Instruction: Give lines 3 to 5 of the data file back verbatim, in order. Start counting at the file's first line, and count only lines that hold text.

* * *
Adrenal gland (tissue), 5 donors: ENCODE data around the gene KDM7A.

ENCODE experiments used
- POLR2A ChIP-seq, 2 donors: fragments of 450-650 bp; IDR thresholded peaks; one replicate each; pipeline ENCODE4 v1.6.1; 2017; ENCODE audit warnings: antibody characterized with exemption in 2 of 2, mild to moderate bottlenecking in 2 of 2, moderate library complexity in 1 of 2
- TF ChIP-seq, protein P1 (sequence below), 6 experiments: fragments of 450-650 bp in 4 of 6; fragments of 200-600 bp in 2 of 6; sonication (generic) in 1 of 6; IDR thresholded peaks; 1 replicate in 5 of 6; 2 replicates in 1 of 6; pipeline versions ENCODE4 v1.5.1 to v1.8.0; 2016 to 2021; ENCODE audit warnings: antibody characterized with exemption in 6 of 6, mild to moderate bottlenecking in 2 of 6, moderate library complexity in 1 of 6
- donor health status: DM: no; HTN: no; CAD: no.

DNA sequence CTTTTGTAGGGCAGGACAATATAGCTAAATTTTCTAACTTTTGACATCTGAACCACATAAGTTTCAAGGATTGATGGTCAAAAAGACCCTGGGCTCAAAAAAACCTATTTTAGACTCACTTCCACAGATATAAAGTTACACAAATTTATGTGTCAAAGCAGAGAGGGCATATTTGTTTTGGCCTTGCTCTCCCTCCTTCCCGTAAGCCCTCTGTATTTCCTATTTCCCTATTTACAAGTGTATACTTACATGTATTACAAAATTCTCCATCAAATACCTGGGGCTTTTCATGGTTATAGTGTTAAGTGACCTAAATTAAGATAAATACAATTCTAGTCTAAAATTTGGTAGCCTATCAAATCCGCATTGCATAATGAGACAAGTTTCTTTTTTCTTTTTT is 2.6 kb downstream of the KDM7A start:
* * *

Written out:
- POLR2A ChIP-seq, 2 donors: fragments of 450-650 bp; IDR thresholded peaks; one replicate each; pipeline ENCODE4 v1.6.1; 2017; ENCODE audit warnings: antibody characterized with exemption in 2 of 2, mild to moderate bottlenecking in 2 of 2, moderate library complexity in 1 of 2
- TF ChIP-seq, protein P1 (sequence below), 6 experiments: fragments of 450-650 bp in 4 of 6; fragments of 200-600 bp in 2 of 6; sonication (generic) in 1 of 6; IDR thresholded peaks; 1 replicate in 5 of 6; 2 replicates in 1 of 6; pipeline versions ENCODE4 v1.5.1 to v1.8.0; 2016 to 2021; ENCODE audit warnings: antibody characterized with exemption in 6 of 6, mild to moderate bottlenecking in 2 of 6, moderate library complexity in 1 of 6
- donor health status: DM: no; HTN: no; CAD: no.